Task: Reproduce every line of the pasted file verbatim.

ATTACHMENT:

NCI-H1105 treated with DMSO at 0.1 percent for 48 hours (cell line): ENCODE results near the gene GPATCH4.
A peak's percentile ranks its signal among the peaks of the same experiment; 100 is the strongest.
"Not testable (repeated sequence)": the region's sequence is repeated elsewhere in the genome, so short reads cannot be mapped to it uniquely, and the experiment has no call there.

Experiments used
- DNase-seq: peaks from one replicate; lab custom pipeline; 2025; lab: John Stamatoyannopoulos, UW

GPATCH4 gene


NCI-H1105 treated with DMSO at 0.1 percent for 48 hours (cell line): ENCODE results near the gene GPATCH4.
A peak's percentile ranks its signal among the peaks of the same experiment; 100 is the strongest.
"Not testable (repeated sequence)": the region's sequence is repeated elsewhere in the genome, so short reads cannot be mapped to it uniquely, and the experiment has no call there.

Experiments used
- DNase-seq: peaks from one replicate; lab custom pipeline; 2025; lab: John Stamatoyannopoulos, UW

GPATCH4 gene